NEW YORK — George Horowitz, the affable and innovative chairman and chief executive officer of iconic boxing brand Everlast Worldwide, died in his Manhattan home late Monday after a battle with kidney cancer. He was 55.
Horowitz was known as much for his lively personality and a lifelong passion for boxing as for his business acumen. Since his company acquired Everlast in 2000, the brand has become a global powerhouse with a slew of licensed product categories and distribution deals around the globe. Everlast had enhanced its women’s business lately, striking a licensing deal with Jacques Moret for women’s apparel and forming a partnership with designer Norma Kamali.
Horowitz’s son, Seth, recently named president and chief operating officer, now will also assume the roles of ceo and chairman. His daughter, Robin, is a licensing executive at the firm.
Born in Brooklyn on March 22, 1950, Horowitz was a high school history teacher before entering the garment industry in 1976 as vice president of operations at Golden Touch Imports Inc. He later started his own firm, Active Apparel Group, and began his relationship with Everlast in 1992 when AAG launched women’s activewear under the Everlast trademark.
In 2000, AAG, a public company, acquired Everlast in a deal valued at $60 million and the name of the firm was changed to Everlast Worldwide. Horowitz is credited with revitalizing the brand over the last five years.
Friends and colleagues remembered Horowitz’s generosity and upbeat spirit, as well as his disciplined approach to running the company.
“He was a real boost to the sport of boxing at a time when it really needed some help,” said Bruce Silverglade, owner of Gleason’s Gym, who worked closely with Horowitz and Everlast. “He loved watching fights and working with the boxers. He was receptive to new ideas and rejuvenated the brand.”
Maria Stefan, former executive director of the Sporting Goods Manufacturers Association, collaborated for many years with Horowitz on various projects and committees.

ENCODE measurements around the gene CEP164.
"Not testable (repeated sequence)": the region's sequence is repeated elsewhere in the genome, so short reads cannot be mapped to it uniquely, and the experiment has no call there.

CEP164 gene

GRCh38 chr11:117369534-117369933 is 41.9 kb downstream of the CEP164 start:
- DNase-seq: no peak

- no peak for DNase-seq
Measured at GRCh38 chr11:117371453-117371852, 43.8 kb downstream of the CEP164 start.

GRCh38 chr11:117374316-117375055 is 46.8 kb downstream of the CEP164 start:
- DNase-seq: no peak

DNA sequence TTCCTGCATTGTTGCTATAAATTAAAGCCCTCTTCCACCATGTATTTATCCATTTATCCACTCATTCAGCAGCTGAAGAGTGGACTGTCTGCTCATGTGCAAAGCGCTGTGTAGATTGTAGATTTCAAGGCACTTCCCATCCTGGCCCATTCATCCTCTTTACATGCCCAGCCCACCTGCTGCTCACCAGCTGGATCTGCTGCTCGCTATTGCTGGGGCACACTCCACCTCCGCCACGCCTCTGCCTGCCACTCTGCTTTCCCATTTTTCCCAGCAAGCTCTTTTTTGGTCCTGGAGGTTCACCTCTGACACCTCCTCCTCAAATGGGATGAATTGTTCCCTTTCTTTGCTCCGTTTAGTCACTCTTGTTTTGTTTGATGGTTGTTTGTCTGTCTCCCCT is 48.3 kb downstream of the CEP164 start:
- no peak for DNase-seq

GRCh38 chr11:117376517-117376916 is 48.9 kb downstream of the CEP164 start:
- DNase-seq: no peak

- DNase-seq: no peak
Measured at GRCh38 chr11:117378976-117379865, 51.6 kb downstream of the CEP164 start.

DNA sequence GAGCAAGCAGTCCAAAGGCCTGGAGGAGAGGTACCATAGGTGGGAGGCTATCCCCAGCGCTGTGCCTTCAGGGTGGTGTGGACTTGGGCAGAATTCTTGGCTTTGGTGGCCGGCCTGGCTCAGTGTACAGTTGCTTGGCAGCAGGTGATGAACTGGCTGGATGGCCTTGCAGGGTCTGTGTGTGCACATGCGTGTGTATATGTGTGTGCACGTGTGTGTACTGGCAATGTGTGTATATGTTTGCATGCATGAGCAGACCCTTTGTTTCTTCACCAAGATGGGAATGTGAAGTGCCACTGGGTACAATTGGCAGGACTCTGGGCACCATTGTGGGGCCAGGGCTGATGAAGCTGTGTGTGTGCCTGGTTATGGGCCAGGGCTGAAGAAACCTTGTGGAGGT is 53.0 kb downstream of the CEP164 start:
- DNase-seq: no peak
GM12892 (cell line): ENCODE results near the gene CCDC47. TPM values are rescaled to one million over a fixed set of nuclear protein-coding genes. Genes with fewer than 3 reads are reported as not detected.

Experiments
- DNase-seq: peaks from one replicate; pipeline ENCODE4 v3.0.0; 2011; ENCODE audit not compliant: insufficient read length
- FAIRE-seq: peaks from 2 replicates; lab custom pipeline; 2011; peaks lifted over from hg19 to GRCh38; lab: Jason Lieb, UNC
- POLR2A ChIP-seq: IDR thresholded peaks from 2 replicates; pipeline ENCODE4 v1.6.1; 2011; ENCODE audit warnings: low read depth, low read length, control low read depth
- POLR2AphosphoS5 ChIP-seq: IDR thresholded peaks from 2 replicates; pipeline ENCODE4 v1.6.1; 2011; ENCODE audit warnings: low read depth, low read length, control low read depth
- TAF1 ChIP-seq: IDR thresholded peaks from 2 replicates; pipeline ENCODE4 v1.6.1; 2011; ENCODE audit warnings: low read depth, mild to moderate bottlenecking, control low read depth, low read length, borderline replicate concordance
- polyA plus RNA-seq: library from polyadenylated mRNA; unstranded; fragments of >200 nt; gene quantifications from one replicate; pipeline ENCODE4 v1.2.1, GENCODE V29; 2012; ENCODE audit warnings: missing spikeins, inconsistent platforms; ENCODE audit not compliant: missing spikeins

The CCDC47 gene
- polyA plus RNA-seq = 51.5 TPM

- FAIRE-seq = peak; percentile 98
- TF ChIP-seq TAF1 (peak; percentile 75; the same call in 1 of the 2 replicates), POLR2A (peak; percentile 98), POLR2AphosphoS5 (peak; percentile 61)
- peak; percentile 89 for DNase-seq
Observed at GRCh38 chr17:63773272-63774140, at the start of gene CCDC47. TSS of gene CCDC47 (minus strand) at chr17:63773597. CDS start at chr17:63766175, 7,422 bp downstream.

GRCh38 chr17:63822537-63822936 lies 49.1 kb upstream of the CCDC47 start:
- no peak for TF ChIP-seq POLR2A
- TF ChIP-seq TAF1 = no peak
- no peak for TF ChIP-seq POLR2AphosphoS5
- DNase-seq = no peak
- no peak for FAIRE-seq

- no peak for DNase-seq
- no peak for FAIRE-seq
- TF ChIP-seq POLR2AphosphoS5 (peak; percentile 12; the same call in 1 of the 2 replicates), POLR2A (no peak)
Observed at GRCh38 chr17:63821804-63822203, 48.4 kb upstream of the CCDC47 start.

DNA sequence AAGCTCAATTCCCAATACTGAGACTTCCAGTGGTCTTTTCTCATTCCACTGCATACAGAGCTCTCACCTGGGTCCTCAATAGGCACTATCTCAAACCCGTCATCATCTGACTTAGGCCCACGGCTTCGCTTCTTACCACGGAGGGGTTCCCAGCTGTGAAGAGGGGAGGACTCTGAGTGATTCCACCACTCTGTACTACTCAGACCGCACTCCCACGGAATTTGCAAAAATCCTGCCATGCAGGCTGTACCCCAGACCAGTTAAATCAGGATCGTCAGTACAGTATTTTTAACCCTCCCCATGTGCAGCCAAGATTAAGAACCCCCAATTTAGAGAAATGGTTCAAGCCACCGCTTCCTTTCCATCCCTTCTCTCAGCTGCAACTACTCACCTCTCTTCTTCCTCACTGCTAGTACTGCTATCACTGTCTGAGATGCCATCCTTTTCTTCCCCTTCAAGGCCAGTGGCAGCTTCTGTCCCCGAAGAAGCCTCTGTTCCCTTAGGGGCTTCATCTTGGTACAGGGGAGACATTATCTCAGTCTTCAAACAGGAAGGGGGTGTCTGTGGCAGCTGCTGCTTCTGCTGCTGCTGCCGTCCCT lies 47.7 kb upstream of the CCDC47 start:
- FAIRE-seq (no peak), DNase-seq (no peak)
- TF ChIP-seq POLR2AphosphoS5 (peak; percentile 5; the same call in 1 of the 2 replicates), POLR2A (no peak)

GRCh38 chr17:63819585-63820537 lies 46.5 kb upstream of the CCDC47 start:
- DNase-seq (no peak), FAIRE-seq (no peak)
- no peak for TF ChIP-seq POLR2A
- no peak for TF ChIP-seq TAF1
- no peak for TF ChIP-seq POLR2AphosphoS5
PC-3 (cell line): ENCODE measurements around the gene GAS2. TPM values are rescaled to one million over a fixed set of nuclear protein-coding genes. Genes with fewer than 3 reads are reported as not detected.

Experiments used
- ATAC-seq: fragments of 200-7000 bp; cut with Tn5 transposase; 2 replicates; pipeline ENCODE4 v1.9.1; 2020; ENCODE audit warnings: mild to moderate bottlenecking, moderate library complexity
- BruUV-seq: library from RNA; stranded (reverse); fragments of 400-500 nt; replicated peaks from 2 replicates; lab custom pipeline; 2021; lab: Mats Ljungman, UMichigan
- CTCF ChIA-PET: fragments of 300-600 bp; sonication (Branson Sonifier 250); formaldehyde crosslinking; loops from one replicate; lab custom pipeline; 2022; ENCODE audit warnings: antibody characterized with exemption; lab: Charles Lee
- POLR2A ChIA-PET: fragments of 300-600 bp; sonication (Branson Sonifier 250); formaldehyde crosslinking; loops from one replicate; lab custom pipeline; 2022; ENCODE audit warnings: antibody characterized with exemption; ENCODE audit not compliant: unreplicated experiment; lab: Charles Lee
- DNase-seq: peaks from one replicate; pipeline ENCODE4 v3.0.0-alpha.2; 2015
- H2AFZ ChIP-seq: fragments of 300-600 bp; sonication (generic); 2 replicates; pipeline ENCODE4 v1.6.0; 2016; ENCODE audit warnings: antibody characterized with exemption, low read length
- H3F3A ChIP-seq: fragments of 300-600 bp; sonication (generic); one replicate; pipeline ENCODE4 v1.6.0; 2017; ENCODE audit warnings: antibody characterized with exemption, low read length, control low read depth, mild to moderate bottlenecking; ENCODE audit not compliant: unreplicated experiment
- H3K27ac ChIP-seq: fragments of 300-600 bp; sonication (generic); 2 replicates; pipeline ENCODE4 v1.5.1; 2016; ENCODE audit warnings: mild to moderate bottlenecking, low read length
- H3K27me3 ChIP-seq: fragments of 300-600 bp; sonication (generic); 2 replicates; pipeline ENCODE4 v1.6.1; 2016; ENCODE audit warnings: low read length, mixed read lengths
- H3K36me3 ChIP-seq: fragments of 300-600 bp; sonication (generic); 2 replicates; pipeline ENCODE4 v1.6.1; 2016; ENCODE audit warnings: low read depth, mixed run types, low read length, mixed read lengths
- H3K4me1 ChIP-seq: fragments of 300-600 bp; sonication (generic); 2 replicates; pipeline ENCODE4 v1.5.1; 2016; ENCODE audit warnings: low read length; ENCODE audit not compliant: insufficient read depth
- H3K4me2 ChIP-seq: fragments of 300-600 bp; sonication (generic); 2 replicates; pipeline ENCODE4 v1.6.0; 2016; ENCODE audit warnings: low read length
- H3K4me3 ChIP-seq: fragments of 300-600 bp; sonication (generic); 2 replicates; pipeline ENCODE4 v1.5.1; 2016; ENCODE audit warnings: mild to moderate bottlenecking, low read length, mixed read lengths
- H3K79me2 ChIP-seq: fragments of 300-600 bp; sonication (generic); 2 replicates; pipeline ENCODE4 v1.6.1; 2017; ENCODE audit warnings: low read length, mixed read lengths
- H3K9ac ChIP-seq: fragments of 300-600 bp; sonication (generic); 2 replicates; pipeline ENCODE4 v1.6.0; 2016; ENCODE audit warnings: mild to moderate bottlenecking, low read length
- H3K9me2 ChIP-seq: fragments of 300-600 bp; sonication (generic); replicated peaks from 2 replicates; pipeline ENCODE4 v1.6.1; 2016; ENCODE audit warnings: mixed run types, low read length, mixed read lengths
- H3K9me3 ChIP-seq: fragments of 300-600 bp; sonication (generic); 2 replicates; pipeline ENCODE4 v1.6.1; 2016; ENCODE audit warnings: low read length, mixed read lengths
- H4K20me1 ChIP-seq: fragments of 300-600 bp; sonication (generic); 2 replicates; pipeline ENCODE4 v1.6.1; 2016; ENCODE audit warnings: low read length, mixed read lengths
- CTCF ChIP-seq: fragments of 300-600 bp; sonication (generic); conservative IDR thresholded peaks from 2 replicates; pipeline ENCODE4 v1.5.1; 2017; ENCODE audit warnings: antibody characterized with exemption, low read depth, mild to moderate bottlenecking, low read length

“He was a very generous individual with both his time and his knowledge,” said Stefan.
“He participated both in terms of time and dollars to industry projects ranging from fashion shows to promoting physical activity in schools. He was certainly one of the best strategic thinkers in the industry in terms of marketing and merchandising his product. This is a devastating loss to the industry.”
Bob Stevenish, president and chief operating officer of Modell’s Sporting Goods, said Everlast has become one of a small group of key strategic partners the company works closely with to grow their business. Everlast also makes some exclusive products for Modell’s.
“We have had [growth in the] double digits with Everlast over the last five years,” he said. “They have done exciting things with the brand by sponsoring top boxers and working with boxing organizations. He did a fantastic job building the brand.”
The brand’s gloves and equipment have been worn by Muhammad Ali and Joe Frazier, and Horowitz also got a new generation of boxers to start wearing the brand again in recent years, Silverglade and others noted.
Horowitz at times had to make difficult decisions. Under his direction, Everlast moved out of its longtime production facility in the Bronx in 2003 to another facility in Moberly, Mo.
Kathy Knowles, business manager at Invista Activewear, said Horowitz was a great manager who was decisive but also open-minded. “George was always honest, open and had a great passion for what he did. He will be missed by the entire industry.”
Licensing the women’s business to Jacques Moret earlier this year was another major development, since that product category had been made in-house since its launch in 1997. In recent seasons, the women’s line has been punched up with new colors and more fashionable silhouettes.
Joey Harary, president of Jacques Moret, said he was impressed with the way Horowitz evolved the company. The two had been competitors and sometimes used the same factories before joining forces earlier this year.
“We have worked closely together to build the women’s business and we have gotten very close with the family,” Harary said. “George was very much a family man.”
The company’s new product categories include fragrance, watches and energy bars, and Everlast also signed a partnership with Gleason’s to begin opening cobranded gyms. Everlast now has 60 licensing deals in total. The company earlier this year also began sponsoring the reality show “The Contender,” which chronicled the development of up-and-coming boxers.
Horowitz, who was a frequent contributor to shows such as CNBC’s “Squawk Box” and CNN’s “Business Day,” was also active in charitable organizations and other groups, including the American Heart Association and the International Radio & Television Society Foundation and SGMA.
In addition to his son and daughter, Horowitz is survived by his wife, Renee; his mother, Libby, and three sisters, Ruby Edelman, Jackie Posner and Linda Mandel-Maczko.
Memorial services will be Monday at 10 a.m. at Temple Emanu-El, 1 East 65th St. at Fifth Avenue, in Manhattan.
Donations in Horowitz’s name can be made to the Sloan-Kettering Foundation or the Dr. Theodore A. Atlas Foundation, P.O. Box 140998, Staten Island, N.Y., 10314.